For the record, I do all file read/write operations on tmpfs (ramdisk), so disk I/O isn't an issue. I'll implement AnomalousMonk's solution with hash lookup and report back soonest.

      An idea that just occured to me is that when doing matches in word-splits, most regexes can apparently terminate the loop (and next;) as no further matches are expected below. Still, I'd like to exhaust all possibilities before admitting defeat.

        Thanks for providing all this, that gives us a lot more to work on. I am intrigued by some of your s/// operations - perhaps you could confirm that these give your intended outputs?

        $ echo Washington werewolves are wasteful | perl -pe 's/w(as|ere)/be/g +i;' behington bewolves are beteful $ echo No work was carried out on Thursday as that as a day of rest | +perl -pe 's/\s.*work.*/ work /gi;' No work $ echo Did you swallow all that bacon | perl -pe 's/\s.*allow.*/ allow + /gi;' Did allow $

        As there's no point optimising code which doesn't do what you want it would be good to clear this sort of thing up first.


        🦛

        Thanks for the additional detail.

        Is it the intention that each of these substitutions replaces one word with another word? Because the use of .* in many of the patterns means that's not what is actually happening. For example it looks like the intention is to replace the text "one two coworker three four" with the text "one two work three four", but it will actually be replaced with "one work " because the pattern \s.*work.* will match from the first space to the end of the line.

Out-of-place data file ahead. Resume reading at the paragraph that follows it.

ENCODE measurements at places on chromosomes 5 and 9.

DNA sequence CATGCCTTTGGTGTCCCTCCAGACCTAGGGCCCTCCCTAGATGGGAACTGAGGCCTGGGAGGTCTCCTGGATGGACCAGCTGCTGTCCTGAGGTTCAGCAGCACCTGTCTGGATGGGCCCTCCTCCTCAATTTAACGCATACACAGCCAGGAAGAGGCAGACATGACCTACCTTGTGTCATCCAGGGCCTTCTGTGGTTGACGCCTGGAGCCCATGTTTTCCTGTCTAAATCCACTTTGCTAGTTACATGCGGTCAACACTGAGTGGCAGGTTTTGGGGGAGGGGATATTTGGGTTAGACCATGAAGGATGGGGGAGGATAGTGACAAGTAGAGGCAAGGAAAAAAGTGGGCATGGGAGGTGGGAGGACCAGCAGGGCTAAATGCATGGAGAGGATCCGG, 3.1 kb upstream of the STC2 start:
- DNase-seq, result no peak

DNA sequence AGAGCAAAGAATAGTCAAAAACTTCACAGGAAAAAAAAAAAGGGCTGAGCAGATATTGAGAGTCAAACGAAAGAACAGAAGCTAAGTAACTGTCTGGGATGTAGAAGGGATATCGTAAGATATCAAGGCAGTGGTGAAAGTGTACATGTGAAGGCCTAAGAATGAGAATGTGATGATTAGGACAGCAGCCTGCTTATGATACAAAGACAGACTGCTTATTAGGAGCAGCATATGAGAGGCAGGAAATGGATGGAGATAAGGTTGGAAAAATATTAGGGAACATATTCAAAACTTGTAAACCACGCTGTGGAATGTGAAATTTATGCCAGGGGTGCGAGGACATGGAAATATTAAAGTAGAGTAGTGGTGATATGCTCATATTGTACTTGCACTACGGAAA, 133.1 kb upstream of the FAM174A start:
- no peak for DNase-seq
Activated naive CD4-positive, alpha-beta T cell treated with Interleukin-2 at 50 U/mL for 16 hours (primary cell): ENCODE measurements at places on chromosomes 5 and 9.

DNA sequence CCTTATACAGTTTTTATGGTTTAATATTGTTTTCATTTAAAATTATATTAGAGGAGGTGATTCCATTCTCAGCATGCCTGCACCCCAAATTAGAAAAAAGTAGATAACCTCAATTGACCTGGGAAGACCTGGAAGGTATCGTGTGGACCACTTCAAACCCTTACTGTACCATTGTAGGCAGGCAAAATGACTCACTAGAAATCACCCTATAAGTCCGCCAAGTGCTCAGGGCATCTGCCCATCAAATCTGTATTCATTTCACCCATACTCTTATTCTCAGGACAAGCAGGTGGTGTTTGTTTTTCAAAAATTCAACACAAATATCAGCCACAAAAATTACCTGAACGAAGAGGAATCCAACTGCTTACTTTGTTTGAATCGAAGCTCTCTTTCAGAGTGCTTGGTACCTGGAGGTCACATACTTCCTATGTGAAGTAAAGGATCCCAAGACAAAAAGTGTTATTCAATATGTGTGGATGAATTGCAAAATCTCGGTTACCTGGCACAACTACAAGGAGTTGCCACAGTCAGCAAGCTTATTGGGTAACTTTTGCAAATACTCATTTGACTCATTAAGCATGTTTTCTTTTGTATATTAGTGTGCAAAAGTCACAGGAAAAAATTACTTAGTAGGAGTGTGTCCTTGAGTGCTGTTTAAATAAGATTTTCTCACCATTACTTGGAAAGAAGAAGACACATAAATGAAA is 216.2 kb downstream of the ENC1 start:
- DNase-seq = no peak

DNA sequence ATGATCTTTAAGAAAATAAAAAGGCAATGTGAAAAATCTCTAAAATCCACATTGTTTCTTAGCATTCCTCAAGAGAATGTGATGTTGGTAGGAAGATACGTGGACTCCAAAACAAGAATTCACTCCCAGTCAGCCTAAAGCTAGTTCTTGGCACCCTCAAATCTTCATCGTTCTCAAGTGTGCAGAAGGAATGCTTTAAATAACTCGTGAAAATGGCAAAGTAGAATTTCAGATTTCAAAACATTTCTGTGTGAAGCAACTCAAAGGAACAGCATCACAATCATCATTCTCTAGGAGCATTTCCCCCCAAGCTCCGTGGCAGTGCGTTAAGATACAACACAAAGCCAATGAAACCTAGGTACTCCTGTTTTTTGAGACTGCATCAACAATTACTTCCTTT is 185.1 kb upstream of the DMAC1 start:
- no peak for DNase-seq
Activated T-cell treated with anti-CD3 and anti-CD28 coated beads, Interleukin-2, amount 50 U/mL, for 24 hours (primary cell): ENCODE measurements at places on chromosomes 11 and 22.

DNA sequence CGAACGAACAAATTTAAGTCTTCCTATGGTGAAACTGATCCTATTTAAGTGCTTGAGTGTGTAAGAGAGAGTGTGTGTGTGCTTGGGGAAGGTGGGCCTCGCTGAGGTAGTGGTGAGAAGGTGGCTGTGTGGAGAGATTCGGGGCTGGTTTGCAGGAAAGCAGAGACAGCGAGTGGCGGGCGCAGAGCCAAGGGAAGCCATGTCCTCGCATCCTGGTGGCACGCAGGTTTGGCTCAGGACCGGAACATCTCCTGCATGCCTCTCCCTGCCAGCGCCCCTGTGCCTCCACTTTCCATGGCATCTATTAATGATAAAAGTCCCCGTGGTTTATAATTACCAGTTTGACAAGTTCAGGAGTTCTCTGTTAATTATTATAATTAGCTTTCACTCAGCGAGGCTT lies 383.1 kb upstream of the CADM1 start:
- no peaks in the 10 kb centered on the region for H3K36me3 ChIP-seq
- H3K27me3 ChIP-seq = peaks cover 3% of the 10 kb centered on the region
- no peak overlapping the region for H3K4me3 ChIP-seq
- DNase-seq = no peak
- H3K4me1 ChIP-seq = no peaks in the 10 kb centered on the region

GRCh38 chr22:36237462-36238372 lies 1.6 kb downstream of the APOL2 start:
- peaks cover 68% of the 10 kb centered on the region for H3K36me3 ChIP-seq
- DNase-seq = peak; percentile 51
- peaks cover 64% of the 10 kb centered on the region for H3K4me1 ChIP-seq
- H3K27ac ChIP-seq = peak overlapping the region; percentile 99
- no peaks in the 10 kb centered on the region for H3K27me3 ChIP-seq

Assuming that the intention is to replace one word with another word, that could look something like this:

        # substitute whole word only my %w1 = qw{ going go getting get goes go knew know trying try tried try told tell coming come saying say men man women woman took take lying lie dying die made make }; # substitute on prefix my %w2 = qw{ need need talk talk tak take used use using use }; # substitute on substring my %w3 = qw{ mean mean work work read read allow allow gave give bought buy want want hear hear came come destr destroy paid pay selve self cities city fight fight creat create makin make includ include }; my $re1 = qr{\b(@{[ join '|', reverse sort keys %w1 ]})\b}i; my $re2 = qr{\b(@{[ join '|', reverse sort keys %w2 ]})\w*}i; my $re3 = qr{\w*?(@{[ join '|', reverse sort keys %w3 ]})\w*}i; # then in the loop s/[[:punct:]]/ /g; tr/[0-9]//d; s/w(as|ere)/be/gi; s{$re1}{ $w1{lc $1} }g; s{$re2}{ $w2{lc $1} }g; s{$re3}{ $w3{lc $1} }g; print $OUT "$_\n";